Bridge City repairing infrastructure
The city of Bridge City may be able to save some taxpayers’ money by using a method to repair manholes rather than having to replace them.
City Manager Jerry Jones said the city has been using a method that sprays concrete in manholes to prevent leaking. Thus far, the city has repaired 55 manholes and replaced 60 manholes that couldn’t be repaired. The process has been around for about 15 years.
“It’s a pretty common process (repairing the manholes). Some use a fiberglass lining or other methods. We received mud from the storm into the holes of the manhole covers that went into the sewer lines we cleaned out,” he said.
Juan Moreno of Lewis Concrete Restoration of Buda said the machine is called the Spray Master and sprays three inches of concrete to the walls of the manhole.
“We spray it and we stop the leaks after that. We make sure everything is sealed,” Moreno said.
He said it takes him and his crew about two hours to repair a manhole. They planned to repair at least 10 in Bridge City on Tuesday.
Another Orange County city may be interested in the manhole repairing process.
Pinehurst City Administrator Joe Parkhurst said the city has some cracked manholes and sewer lines around Whippoorwill Street.
“They’re old clay line that were laid 50 years ago. There’s a lot of leaks and roots that are growing in,” he said.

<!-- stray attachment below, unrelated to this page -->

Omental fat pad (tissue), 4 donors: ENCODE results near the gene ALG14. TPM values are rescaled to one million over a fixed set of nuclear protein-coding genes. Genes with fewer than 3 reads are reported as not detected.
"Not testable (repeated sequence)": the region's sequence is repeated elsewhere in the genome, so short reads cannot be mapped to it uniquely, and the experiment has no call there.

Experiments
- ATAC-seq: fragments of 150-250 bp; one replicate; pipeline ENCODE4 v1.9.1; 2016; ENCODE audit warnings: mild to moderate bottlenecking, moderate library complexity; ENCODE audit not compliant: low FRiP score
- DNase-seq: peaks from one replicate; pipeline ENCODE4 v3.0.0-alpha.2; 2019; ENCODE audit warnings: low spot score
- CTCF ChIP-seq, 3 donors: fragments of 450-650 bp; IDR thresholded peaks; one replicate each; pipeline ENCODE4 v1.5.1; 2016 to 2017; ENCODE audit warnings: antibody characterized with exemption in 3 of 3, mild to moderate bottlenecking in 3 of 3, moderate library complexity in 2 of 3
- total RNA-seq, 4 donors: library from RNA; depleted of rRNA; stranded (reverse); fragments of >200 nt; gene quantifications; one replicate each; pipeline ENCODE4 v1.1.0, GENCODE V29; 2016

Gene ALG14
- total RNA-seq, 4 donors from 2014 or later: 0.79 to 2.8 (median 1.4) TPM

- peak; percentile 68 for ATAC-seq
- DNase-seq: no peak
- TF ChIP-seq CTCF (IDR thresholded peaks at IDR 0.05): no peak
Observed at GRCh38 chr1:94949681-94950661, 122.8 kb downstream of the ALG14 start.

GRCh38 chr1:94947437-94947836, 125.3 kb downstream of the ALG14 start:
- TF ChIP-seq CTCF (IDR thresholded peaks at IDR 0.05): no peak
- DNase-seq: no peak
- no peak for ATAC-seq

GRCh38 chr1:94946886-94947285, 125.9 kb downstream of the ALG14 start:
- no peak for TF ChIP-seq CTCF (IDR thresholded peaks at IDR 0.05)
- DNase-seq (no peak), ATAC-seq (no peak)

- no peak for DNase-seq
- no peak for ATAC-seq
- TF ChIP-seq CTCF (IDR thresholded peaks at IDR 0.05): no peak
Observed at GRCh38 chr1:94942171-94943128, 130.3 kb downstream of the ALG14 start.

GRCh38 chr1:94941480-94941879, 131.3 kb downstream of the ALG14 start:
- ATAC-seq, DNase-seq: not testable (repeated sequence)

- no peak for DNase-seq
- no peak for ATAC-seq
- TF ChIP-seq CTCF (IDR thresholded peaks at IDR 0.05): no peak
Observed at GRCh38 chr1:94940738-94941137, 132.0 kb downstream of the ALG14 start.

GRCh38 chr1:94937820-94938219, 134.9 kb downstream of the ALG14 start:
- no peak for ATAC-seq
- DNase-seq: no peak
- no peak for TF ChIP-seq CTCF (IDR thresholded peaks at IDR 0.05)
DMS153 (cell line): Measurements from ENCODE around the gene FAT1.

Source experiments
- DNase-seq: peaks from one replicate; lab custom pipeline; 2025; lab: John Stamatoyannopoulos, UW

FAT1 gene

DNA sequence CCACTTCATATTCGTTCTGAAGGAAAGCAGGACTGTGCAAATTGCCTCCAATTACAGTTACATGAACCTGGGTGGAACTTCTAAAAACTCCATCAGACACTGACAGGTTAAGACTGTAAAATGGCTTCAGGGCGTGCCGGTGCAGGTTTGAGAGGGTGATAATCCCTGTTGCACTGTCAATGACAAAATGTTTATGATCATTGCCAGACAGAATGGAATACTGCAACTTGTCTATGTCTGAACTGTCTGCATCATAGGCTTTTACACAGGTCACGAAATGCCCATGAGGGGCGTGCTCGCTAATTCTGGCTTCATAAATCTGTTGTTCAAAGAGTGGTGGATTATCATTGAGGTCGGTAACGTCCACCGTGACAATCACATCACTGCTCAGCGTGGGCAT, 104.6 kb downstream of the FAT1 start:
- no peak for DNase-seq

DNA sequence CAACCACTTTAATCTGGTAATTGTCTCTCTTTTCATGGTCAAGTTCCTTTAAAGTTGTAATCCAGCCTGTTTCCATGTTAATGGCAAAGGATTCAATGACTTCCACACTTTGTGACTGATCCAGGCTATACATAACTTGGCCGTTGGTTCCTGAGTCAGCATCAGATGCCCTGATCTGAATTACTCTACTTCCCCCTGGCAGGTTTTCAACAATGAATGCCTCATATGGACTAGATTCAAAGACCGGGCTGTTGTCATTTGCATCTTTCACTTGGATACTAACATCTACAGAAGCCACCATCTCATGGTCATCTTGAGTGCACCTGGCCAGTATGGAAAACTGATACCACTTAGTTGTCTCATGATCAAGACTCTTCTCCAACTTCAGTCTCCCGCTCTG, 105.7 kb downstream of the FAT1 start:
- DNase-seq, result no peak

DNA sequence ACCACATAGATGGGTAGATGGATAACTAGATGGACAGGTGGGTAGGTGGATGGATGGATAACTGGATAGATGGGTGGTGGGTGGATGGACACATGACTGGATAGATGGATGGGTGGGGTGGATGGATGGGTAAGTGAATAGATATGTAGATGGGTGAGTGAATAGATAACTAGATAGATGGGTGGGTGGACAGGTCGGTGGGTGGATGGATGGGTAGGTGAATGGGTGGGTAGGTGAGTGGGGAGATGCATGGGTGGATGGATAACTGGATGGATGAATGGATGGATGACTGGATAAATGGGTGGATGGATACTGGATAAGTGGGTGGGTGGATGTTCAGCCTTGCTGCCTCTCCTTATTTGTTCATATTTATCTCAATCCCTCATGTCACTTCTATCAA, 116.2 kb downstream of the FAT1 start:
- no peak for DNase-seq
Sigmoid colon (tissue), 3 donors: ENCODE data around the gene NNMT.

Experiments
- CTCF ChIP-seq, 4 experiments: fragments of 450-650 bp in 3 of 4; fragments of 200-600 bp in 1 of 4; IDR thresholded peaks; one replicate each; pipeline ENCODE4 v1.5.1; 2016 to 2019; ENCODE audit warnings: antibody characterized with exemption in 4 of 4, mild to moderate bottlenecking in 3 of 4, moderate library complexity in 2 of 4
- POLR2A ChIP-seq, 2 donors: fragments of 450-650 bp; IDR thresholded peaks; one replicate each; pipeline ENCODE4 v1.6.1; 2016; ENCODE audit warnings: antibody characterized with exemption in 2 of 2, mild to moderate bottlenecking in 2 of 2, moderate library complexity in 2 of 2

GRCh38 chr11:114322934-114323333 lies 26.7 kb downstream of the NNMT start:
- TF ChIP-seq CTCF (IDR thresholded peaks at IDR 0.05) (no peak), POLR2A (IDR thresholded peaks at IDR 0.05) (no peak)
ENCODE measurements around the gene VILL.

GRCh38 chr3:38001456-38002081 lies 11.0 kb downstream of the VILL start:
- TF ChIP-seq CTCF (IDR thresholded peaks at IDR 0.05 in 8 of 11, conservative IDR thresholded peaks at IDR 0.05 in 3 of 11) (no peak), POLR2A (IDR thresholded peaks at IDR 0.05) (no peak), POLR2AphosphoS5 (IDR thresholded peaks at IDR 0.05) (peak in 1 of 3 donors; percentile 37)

Rainwater has infiltrated the lines and the roots are blocking things up.
Some of the manholes are cracked and seeping.
Parkhurst believes the Spry Master could help for less expense than having to replace manholes. He estimates it may cost nearly $1 million to replace all of them in the city.
In addition to repairing water infiltration into the manholes, the city of Bridge City is repairing lines, pipe bursting and repairing streets.
Jones said they received $9.6 million in Round I Hurricane Ike Funding with $2.23 million set aside for sewer work, $425,330 for manhole work and $1.27 million for main line repairs.
One million dollars was left over from Round I for the city to use for chipping and sealing streets. The project should start in two weeks.
“We’ll have 80 percent of the streets in Bridge City completed in about two years after funding. That’s something we would had never got to do. We still have a long way to go,” Jones said.
The city received funding at the end of 2010 to start the projects. The hold up has been the release of funds which are done in stages by the government.